The above noted bit mask filter shows you that the psh and ack flags for 192.168.2.100 tcp traffic will be pulled for. We have two (( brackets now because we have added a second argument ie: (tcp[13] & 8 !=0) So due to this we now need a second bracket to close the argument. You will however get all psh/acks associated with 192.168.2.100. This may be undesirable if this addy has swept an entire subnet for example. If you want to further refine your search you can specify two specific hosts with the above mentioned bit mask as evidenced below.

Code:
-nXvs 0 tcp and host 10.10.10.100 and host 192.168.2.100 and ((tcp[13] & 16 !=0) and (tcp[13] & 8 !=0))


Or you can also do the above with specific ports in mind whether they be source of destination. Please see below.

Code:
-nXvs 0 tcp and host 10.10.10.100 and host 192.168.2.100 and dst port 80 and ((tcp[13] & 16 !=0) and (tcp[13] & 8 !=0))


I just realized that I failed to put in an example showing how you apply bitmasking against a binray file (ie: little endian) Please see the below noted for an example of how you would do it.

Code:

tcpdump -r file_name -nXvs 1514 tcp[13] = 18

Please note that the value of 18 equates to the decimal value of the flags you want to find. In this case 18 equals both Syn and Ack flags being set in the 13th byte in the TCP header.

The above several noted examples use standard tcpdump filters incorporated with bit masking. The amalgamation of the two will allow you to build complex filters thereby simplifying your task. There are ways of shortening the filters through the use of primitives, however these would be advanced filters. You would need to first be comfortable in the writing of the above before moving on to further complex filters. Should you have any further questions on the above or bit masking in general please feel free to see me or drop me a PM.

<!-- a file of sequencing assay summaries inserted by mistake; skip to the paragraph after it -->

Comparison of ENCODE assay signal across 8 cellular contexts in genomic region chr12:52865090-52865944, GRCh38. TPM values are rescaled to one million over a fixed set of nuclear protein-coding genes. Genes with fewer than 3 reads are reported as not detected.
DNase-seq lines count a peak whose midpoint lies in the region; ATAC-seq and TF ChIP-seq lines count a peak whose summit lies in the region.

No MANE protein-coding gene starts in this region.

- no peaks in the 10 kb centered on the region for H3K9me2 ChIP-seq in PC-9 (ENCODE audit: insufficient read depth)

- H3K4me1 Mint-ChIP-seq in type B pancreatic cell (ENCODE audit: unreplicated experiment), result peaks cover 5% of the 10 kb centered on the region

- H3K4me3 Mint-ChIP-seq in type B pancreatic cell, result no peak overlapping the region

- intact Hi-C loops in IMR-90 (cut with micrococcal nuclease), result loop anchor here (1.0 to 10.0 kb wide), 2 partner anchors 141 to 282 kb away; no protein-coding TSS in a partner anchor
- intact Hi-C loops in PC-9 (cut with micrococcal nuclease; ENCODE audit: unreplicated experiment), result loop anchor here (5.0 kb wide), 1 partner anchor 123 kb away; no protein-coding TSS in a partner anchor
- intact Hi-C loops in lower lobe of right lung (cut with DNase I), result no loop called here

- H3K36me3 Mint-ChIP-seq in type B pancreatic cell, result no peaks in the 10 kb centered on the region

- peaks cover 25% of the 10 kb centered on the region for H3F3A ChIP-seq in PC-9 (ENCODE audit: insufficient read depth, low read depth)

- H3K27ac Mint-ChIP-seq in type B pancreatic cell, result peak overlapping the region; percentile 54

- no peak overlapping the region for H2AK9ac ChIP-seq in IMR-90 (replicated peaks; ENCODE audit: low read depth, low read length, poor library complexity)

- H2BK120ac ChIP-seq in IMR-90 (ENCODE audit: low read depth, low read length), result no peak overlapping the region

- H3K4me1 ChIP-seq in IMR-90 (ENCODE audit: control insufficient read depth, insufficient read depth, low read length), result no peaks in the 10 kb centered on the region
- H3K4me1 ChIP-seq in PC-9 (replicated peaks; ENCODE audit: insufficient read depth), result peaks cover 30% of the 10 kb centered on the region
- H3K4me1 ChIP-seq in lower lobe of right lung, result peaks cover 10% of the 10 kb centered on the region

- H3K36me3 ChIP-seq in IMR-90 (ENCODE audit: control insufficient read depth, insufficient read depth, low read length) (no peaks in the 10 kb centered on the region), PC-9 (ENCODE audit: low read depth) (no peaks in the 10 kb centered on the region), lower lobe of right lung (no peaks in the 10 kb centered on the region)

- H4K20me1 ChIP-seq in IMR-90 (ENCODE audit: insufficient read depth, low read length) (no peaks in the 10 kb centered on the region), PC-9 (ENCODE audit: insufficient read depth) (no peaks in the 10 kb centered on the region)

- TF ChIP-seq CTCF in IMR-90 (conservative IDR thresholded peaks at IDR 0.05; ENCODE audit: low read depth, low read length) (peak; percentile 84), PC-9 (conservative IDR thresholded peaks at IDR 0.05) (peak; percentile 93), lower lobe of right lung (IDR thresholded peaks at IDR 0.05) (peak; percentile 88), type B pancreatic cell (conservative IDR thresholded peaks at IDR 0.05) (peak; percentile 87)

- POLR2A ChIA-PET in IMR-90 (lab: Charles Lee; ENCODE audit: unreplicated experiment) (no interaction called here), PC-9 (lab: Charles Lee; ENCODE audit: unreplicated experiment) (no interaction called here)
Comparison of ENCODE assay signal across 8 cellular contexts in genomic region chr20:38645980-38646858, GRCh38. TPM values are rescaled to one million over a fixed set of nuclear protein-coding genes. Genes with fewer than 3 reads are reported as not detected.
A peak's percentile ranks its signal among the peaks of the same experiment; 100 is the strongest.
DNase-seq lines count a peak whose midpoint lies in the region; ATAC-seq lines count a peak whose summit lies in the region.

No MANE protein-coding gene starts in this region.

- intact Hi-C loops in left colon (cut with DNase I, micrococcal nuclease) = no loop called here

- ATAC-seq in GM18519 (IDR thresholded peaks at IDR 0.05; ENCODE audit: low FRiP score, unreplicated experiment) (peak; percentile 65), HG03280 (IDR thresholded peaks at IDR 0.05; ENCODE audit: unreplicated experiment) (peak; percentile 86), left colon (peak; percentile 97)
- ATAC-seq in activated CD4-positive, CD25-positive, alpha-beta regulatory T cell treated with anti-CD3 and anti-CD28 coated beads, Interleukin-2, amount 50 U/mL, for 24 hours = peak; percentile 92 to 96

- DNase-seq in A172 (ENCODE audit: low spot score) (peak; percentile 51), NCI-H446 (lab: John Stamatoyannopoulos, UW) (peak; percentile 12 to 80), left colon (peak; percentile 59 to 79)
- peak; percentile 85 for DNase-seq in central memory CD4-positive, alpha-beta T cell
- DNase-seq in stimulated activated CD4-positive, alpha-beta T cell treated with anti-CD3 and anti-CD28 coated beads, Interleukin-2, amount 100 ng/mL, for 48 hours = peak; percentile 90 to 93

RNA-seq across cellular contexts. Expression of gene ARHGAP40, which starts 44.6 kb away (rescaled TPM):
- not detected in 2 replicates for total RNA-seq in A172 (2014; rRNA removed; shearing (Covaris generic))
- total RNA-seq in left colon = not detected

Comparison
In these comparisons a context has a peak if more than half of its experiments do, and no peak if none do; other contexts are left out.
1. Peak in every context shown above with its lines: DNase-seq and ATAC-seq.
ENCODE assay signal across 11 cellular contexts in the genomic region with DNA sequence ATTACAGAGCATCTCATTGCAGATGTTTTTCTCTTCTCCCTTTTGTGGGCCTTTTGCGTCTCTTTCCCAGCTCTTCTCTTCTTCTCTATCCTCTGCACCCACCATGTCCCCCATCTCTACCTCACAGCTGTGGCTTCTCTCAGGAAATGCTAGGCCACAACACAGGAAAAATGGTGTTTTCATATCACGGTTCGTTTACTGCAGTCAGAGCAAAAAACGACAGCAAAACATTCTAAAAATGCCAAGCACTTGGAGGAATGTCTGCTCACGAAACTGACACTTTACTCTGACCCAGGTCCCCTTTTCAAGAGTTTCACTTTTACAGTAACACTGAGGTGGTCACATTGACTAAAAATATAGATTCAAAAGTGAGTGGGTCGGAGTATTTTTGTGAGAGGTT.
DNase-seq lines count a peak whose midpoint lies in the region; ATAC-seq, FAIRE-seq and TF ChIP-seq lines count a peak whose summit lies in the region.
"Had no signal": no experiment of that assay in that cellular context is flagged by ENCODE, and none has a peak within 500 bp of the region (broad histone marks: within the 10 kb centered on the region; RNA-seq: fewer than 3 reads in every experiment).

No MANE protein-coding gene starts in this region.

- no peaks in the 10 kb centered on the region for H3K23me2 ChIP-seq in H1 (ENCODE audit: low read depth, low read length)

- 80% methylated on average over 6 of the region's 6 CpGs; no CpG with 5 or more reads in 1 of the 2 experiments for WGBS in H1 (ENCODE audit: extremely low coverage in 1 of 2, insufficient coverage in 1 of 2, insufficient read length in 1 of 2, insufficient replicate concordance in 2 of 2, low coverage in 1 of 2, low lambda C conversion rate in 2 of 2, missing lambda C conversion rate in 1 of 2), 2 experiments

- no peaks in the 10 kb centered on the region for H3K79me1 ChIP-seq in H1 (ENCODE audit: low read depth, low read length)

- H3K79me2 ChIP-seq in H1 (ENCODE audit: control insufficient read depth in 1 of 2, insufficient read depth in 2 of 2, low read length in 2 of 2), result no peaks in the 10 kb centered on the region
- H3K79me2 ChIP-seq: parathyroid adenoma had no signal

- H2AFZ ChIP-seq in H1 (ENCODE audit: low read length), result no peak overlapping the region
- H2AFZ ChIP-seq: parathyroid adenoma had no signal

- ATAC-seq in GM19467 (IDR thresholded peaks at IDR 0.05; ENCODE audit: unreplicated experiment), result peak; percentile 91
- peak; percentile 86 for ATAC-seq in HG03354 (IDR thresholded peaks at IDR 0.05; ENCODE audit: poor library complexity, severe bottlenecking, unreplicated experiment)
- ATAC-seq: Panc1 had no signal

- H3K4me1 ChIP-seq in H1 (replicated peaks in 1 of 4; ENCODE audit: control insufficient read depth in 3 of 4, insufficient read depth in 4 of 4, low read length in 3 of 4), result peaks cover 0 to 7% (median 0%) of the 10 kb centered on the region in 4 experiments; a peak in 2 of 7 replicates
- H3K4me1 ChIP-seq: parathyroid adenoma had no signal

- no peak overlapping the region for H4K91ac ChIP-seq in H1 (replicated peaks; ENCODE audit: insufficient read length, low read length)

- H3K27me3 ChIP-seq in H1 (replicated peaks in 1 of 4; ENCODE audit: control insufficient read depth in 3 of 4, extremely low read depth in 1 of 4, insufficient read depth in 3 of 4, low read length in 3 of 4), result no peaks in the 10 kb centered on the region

Shouts to Spyguy for some timely help on a command syntax that had me stumped, tween the two of us we fiugured it out


Last edited by alt.don on Sun May 02, 2004 2:26 am; edited 2 times in total
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Yousof
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PostPosted: Tue Dec 09, 2003 11:28 am    Post subject: Re: Bit masking 101 - TCPdump bitmasking simplified Reply with quote

alt.don wrote:
Bit Masking Simplified

Code:

tcpdump -r file_name -nXvs 1514 tcp[13] = 20

Please note that the value of 20 equates to the decimal value of the flags you want to find. In this case 20 equals both Syn and Ack flags being set in the 13th byte in the TCP header.


Just general note. I think the code should be something like that
Code:

tcpdump -F filter_name -r file_name -nXvs 1514
where filter_name contains:(accessed via vi)
tcp[13] & 2 !=0 and tcp[13] & 16 !=0
or you can use:
tcp[13] == 18 (instead of 20)


thats will filter the SYN and ACK packets

regards
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alt.don
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PostPosted: Tue Dec 09, 2003 4:08 pm    Post subject: Reply with quote

Quite right Yousof, and thanks for catching my typo. The == is not necessary actually as just one will do. As well there are many variations that you can do as mentioned. This is including doing up bitfilters ahead of time and accessing them file. Thanks for your input Smile
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PostPosted: Tue Oct 19, 2004 10:36 pm    Post subject: Reply with quote

Hey, this is good, do you know of more papers that explain this in more detail?
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alt.don
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PostPosted: Tue Oct 19, 2004 10:57 pm    Post subject: Reply with quote

More detail Shocked Actually it is about the most detailed paper of its kind to be honest. Do you have other specific queries you have in mind? Lastly it all comes down to also knowing your core protocols as well.